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Keywords:

  • Agamidae;
  • Cape Fold Mountains;
  • coalescence;
  • control region;
  • landscape genetics;
  • lizard;
  • mtDNA;
  • ND2;
  • phylogeography;
  • southern Africa

Abstract

Aim  Vicariance has played a major role in the evolution of the southern rock agama, Agama atra (Reptilia: Agamidae), and it is hypothesized that habitat shifts will affect small-scale patterns of gene flow. The Cape Floristic Region (CFR) is known for high levels of diversity and endemism; thus we set out to investigate whether genetic structuring of CFR populations of A. atra corresponds to regional environmental shifts.

Location  Cape Fold Mountains and the Cape Floristic Region of South Africa.

Methods  The phylogeographical structure of 116 individuals of A. atra was determined by making use of 988 characters derived from two mitochondrial DNA fragments (control region and the NADH dehydrogenase subunit 2 coding region, ND2). Most animals originated from the CFR, but to gain a better understanding of the processes and patterns of dispersal within the species, 17 additional specimens from outside the CFR were also included and analysed in a phylogenetic context.

Results  Parsimony and Bayesian analyses revealed four distinct CFR clades (Cape clades) associated with geography. Phylogenetic analyses suggest that populations of A. atra in the CFR region are not entirely isolated from other populations, because some individuals from outside the CFR were nested within the four main Cape clades. The combined mitochondrial DNA data set revealed 59 distinct haplotypes in the CFR. Analysis of molecular variance (amova) confirmed the high degree of genetic structure among the Cape clades, with more than 75% of the genetic variation found among the geographical areas. A spatial amova suggested that a ‘central clade’ originally defined as one of the four Cape clades may contain several additional populations. The main cladogenesis of A. atra within the CFR is estimated to have taken place c. 0.64–2.36 Ma.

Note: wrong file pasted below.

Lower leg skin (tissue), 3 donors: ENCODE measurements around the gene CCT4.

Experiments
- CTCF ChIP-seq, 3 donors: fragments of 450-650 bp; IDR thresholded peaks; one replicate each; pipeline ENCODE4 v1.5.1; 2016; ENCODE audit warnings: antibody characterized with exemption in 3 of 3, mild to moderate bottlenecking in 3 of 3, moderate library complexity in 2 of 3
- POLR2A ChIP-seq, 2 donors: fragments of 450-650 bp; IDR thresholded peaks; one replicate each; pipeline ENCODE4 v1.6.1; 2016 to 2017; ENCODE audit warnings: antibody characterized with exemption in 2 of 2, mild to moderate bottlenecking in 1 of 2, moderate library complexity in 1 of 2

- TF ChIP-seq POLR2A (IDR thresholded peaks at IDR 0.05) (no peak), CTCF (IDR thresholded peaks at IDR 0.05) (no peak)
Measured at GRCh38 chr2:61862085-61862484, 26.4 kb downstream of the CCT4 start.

Main conclusions Agama atra shows at least four distinct genetic provinces within the CFR region, which highlights the conservation importance of this biologically diverse area. The dates of separation among the clades coincide well with the documented Pleistocene climate fluctuations, which might have contributed towards the isolation among lineages; the congruent genetic structure of A. atra with other CFR taxa further supports vicariance as a main isolating factor.